Most Teen Bullying Occurs Among Peers Climbing the Social Ladder
Jim Liebelt Jim Liebelt's Blog
- 2021 Feb 18
*The following is excerpted from an online article posted on University of California, Davis.
Teens who bully, harass or otherwise victimize their peers are not always lashing out in reaction to psychological problems or unhealthy home environments, but are often using aggression strategically to climb their school’s social hierarchy, a University of California, Davis, study suggests. These findings point to the reasons why most anti-bullying programs don’t work and suggest possible strategies for the future.
“To the extent that this is true, we should expect them to target not vulnerable wallflowers, but their own friends, and friends-of-friends, who are more likely to be their rivals for higher rungs on the social ladder,” said Robert Faris, a UC Davis researcher on bullying and author of the paper “With Friends Like These: Aggression From Amity and Equivalence.” The paper was published recently in the American Journal of Sociology. Co-authors are sociologists Diane Felmlee at Pennsylvania State University and Cassie McMillan at Northeastern University.
Faris, a professor of sociology, said friends and associates with close ties to one another likely compete for positions within the same clubs, classrooms, sports, and dating subgroups, which heightens the risk of conflict and aggression. This paper is the first known to show that those rivals are often their own friends.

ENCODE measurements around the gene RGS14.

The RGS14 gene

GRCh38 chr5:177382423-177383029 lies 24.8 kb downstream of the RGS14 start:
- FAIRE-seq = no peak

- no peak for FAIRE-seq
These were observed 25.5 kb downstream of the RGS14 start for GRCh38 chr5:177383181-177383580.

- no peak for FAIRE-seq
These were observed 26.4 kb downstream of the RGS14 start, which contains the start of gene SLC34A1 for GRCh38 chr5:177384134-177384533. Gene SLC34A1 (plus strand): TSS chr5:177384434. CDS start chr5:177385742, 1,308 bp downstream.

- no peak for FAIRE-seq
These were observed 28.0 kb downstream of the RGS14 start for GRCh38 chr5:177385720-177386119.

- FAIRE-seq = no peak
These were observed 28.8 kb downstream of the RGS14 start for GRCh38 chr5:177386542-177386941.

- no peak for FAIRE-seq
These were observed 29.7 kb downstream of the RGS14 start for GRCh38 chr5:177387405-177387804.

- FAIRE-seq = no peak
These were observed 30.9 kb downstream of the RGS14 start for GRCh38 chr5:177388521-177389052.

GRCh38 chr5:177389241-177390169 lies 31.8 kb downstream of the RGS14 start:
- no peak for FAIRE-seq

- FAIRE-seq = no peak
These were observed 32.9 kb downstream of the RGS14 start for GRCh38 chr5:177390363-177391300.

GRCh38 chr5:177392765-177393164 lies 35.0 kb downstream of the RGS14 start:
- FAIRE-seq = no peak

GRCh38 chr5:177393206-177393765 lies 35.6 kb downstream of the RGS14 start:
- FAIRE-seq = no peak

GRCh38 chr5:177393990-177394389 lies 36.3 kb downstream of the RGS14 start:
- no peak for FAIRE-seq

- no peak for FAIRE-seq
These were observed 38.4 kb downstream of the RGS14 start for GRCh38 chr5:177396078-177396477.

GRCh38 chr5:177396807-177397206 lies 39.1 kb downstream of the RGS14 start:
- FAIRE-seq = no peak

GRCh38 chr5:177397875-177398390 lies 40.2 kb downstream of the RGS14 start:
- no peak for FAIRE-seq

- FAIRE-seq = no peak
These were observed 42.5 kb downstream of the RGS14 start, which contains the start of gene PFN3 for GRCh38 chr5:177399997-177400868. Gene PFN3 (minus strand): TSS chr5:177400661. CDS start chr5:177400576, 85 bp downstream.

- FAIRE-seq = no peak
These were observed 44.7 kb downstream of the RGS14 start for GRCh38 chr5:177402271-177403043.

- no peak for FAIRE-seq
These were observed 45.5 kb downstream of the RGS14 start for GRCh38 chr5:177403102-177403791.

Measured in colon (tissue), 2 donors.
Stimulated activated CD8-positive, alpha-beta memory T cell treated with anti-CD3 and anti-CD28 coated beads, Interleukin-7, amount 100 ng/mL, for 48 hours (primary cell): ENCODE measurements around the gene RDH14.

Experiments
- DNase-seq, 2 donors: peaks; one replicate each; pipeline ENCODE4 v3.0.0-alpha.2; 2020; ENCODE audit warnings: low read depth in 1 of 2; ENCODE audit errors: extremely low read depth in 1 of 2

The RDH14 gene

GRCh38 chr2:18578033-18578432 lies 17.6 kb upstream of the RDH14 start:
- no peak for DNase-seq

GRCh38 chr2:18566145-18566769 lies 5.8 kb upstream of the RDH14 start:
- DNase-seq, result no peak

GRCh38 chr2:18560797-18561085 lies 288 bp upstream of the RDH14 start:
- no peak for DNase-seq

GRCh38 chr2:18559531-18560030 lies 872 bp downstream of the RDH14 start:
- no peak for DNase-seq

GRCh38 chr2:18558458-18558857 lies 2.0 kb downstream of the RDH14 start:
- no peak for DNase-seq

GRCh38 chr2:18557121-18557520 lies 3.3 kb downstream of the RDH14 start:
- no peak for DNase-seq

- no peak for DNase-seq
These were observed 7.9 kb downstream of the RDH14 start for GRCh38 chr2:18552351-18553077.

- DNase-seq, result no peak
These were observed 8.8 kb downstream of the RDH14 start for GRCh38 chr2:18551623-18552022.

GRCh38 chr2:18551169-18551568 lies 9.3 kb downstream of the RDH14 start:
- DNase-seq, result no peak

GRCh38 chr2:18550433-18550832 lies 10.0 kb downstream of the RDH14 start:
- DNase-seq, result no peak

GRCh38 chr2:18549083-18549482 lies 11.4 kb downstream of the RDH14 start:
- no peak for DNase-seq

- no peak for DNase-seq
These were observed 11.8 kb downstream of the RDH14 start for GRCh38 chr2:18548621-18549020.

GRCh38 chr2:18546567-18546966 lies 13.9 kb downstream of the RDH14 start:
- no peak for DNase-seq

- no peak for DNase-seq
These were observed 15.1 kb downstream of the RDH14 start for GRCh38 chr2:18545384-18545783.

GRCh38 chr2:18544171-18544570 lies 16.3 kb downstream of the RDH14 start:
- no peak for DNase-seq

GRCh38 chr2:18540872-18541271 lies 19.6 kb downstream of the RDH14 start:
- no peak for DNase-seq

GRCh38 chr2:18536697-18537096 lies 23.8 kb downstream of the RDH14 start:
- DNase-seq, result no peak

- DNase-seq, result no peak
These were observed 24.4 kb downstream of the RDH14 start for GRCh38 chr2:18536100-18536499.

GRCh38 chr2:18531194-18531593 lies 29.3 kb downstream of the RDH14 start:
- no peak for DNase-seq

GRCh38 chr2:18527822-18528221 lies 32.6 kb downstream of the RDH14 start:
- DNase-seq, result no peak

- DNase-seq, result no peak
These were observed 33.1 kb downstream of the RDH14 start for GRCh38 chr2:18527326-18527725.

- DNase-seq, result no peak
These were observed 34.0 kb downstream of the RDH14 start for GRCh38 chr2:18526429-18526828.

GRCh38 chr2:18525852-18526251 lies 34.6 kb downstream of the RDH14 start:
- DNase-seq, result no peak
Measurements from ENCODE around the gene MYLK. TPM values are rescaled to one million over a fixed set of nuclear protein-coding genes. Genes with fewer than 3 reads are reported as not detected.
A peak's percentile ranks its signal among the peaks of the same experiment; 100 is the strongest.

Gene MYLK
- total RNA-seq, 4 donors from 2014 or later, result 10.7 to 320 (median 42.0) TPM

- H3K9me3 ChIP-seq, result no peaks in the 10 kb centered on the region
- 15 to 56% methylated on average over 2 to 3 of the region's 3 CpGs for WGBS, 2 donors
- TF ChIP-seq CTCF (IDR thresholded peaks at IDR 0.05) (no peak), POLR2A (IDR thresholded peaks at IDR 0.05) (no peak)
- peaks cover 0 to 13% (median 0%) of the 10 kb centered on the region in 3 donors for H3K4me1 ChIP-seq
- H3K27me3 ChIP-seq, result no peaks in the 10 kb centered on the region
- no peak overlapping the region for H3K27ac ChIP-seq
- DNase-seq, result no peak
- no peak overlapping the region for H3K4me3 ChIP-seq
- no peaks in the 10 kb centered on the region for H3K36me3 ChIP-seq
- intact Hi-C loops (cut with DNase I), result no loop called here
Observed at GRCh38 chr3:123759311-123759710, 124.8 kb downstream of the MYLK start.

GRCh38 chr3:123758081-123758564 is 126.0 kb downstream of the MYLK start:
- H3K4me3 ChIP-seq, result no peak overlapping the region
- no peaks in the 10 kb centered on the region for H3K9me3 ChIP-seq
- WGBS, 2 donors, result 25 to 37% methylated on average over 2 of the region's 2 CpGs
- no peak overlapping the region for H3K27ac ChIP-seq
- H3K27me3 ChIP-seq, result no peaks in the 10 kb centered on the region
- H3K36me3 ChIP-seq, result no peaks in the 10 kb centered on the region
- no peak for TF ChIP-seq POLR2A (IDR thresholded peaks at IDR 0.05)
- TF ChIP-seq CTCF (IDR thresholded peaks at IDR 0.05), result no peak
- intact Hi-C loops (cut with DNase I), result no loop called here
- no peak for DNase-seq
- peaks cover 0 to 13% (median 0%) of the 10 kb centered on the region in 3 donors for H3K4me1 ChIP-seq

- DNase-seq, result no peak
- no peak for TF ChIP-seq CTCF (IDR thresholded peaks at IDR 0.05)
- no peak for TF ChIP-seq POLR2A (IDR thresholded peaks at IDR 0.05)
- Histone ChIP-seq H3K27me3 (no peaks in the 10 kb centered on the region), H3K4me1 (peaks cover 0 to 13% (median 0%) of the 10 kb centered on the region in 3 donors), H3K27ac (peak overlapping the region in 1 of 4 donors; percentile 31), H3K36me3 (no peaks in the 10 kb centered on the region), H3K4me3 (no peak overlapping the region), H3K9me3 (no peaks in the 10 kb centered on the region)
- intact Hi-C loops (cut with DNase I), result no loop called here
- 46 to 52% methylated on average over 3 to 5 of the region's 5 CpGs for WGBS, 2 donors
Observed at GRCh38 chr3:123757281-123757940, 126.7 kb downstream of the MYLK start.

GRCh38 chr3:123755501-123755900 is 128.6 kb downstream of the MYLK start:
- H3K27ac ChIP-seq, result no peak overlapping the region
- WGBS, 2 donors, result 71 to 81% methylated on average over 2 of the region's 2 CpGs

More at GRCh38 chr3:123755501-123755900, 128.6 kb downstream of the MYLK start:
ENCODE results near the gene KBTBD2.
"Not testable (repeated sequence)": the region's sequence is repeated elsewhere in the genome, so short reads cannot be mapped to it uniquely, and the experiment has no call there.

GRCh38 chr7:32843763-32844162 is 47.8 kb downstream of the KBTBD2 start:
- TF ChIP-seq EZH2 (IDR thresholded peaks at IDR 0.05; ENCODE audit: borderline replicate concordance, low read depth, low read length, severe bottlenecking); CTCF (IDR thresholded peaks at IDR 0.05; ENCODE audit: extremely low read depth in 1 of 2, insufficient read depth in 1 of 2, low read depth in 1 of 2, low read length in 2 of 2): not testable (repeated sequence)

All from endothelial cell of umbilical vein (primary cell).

This differs from some common theories and definitions of bullying, in which the behavior stems from an imbalance of power and is mainly directed at youths in the lower social strata in school or community environments who possibly have physical, social, or psychological vulnerabilities.
Using a large, longitudinal social network study of more than 3,000 eighth, ninth, and 10thgraders in North Carolina over the course of a single school year, the authors found that teens who were friends in the fall were more than three times as likely to bully or victimize each other in the spring of that same school year. This is not merely animosity between former friends who drifted apart: Schoolmates whose friendships ended during the year were three times as likely to bully or victimize each other in the spring, while those whose friendships continued over the school year were over four times as likely to bully those friends, researchers said.